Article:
Postgraduate Researchers who Teach: How can National Policy and the Structured PhD Centralise this Forgotten Tribe and Celebrate their Skills in Tackling some of the Current Challenges in Irish Higher Education?
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1.3 PHYSICAL SCIENCES, 1.4 CHEMICAL SCIENCES, 1.6 BIOLOGICAL SCIENCES, 5.3 EDUCATIONAL SCIENCES
Some of the current challenges faced by Higher Education Institutes (HEIs) include financial constraints imposed by the economic downturn, the requirement to ‘teach more with less’, and the use of the knowledge based economy to drive economic stabilisation and recovery. HEIs have adopted a number of approaches to address these drivers of change including centralising the postgraduate research student who teaches. The role of these postgraduate research students is one that is not often highlighted within the fabric of the HEI; however, these transient researchers play two key roles: full-time researchers and novice educators. Centralising and celebrating the research skills of this ‘forgotten tribe’ can address some of the problems currently faced by the Irish higher education system. Postgraduate researchers are not, however, the panacea for all higher education ills. These researchers are primarily interested in research and additional teaching duties may distract from this core value. In order to maintain appropriate educational standards and to fully support these novice academics inclusion of suitable pedagogic training, as part of a structured PhD, is key. Apposite integration of trained and supported teaching postgraduates can benefit many key stakeholders; the undergraduate, the postgraduate and the HEI at large.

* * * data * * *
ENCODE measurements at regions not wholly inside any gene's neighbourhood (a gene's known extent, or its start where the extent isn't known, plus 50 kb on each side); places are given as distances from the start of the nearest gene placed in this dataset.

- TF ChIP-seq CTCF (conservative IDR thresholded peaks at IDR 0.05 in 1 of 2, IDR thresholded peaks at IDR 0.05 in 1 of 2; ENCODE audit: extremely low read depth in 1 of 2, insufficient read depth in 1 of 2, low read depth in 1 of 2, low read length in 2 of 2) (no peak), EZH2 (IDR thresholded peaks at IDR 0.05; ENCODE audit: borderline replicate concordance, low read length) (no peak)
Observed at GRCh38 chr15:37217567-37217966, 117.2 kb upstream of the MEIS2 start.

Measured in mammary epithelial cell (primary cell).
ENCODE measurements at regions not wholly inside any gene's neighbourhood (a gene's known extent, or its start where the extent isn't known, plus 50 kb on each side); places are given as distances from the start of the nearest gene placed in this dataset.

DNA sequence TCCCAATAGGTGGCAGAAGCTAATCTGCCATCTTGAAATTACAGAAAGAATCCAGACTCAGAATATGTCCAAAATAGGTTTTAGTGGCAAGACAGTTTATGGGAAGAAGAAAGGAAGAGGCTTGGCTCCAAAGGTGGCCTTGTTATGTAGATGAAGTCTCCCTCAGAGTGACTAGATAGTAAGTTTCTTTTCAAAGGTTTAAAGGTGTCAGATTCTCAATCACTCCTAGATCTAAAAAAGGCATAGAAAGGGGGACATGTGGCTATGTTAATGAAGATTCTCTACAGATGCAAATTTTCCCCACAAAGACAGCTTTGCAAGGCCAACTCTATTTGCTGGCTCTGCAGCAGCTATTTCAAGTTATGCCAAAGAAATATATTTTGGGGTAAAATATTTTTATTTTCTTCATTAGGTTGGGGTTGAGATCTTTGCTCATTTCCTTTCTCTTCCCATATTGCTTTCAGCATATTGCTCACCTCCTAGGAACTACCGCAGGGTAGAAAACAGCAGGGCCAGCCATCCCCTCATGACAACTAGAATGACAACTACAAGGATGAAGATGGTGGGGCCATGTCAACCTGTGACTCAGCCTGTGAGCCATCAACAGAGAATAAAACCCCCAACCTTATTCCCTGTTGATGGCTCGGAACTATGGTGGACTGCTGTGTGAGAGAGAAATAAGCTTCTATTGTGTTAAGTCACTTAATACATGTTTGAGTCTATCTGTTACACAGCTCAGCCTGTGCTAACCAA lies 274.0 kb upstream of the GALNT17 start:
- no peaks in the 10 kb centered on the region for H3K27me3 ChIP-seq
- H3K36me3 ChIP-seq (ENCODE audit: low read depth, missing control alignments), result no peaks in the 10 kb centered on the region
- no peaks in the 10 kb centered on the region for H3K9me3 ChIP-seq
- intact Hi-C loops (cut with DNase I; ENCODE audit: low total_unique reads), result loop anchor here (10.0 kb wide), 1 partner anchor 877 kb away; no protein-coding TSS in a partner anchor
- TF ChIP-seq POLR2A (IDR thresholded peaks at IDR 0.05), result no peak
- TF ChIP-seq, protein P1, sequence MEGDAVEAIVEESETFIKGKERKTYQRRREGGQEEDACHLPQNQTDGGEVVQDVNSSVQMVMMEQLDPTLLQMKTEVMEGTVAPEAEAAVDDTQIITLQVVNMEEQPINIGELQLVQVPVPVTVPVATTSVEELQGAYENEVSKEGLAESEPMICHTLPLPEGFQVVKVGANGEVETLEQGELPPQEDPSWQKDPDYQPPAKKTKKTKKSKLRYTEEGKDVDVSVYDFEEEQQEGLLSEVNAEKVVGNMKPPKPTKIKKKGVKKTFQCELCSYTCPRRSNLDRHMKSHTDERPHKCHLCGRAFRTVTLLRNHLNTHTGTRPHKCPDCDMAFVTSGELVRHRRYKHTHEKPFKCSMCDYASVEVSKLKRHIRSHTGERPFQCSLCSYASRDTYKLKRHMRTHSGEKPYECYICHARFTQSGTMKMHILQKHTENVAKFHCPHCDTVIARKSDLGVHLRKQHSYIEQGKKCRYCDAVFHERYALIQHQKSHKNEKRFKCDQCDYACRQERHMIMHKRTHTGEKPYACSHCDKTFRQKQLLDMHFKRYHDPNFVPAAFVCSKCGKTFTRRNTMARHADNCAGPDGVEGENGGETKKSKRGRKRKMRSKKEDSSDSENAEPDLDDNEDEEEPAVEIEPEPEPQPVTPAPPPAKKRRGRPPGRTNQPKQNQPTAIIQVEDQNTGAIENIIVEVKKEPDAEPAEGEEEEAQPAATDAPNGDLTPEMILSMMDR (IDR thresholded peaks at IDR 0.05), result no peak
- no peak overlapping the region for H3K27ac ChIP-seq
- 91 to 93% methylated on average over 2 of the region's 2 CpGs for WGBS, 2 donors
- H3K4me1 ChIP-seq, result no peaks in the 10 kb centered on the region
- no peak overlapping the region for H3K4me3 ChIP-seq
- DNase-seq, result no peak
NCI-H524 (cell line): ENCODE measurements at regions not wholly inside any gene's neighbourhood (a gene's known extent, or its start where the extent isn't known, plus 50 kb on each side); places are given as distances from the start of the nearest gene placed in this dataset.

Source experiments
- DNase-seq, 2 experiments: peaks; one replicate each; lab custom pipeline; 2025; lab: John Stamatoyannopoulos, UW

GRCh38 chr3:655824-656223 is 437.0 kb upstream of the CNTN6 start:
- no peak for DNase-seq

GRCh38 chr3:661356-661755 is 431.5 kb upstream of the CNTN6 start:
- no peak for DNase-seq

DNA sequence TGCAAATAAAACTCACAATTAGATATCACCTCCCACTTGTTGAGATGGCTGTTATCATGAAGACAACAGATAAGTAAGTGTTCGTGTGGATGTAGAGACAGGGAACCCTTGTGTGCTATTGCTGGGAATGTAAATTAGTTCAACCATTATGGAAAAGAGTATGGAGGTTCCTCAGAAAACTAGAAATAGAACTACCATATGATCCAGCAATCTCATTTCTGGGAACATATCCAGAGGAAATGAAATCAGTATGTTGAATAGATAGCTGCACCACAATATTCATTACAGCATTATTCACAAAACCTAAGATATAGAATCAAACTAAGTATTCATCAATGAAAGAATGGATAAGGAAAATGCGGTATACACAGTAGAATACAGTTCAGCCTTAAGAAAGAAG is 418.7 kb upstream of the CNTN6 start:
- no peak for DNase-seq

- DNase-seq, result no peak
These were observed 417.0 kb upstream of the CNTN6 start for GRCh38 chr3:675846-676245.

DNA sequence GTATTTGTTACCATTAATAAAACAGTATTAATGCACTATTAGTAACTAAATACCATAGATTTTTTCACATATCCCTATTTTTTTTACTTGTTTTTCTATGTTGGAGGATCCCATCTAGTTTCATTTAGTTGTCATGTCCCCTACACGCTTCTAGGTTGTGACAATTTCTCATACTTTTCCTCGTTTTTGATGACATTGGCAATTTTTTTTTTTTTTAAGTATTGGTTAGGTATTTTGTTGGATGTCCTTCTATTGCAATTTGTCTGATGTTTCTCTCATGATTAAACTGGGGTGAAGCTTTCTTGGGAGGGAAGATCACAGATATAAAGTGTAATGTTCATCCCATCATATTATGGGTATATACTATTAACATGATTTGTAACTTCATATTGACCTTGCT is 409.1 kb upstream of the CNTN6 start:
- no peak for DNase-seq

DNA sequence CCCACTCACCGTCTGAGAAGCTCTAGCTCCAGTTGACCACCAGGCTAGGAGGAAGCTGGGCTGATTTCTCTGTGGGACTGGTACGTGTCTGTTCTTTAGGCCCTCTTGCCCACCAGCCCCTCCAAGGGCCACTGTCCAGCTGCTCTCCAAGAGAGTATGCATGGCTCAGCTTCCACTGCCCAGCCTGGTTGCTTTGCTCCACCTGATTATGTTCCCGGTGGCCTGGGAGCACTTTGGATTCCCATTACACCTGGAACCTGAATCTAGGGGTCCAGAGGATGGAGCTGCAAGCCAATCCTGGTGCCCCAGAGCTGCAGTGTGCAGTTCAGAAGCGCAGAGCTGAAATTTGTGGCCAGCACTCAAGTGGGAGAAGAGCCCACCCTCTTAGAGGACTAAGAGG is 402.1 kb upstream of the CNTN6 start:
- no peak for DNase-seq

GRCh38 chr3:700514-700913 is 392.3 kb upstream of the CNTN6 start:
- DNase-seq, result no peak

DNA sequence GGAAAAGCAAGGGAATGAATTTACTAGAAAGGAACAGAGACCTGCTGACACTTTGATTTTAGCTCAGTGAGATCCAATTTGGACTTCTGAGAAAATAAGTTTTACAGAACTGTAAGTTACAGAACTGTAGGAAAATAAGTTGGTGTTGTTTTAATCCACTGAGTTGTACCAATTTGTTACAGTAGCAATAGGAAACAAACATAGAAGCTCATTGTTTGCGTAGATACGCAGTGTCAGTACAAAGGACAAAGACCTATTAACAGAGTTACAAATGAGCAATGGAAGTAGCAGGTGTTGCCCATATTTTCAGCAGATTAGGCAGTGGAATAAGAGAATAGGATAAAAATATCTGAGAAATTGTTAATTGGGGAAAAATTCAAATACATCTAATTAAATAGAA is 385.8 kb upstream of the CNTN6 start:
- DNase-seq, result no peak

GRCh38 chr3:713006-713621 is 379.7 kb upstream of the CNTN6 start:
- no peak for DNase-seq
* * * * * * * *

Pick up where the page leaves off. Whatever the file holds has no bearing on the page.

Ryan, B.J. (2015). How can national policy and the structured PhD Centralise this Forgotten Tribe and Celebrate their Skills in Tackling some of the current challenges in Irish higher-education? AISHE-J, 7, 1-13. doi.org/10.21427/r7bp-4h09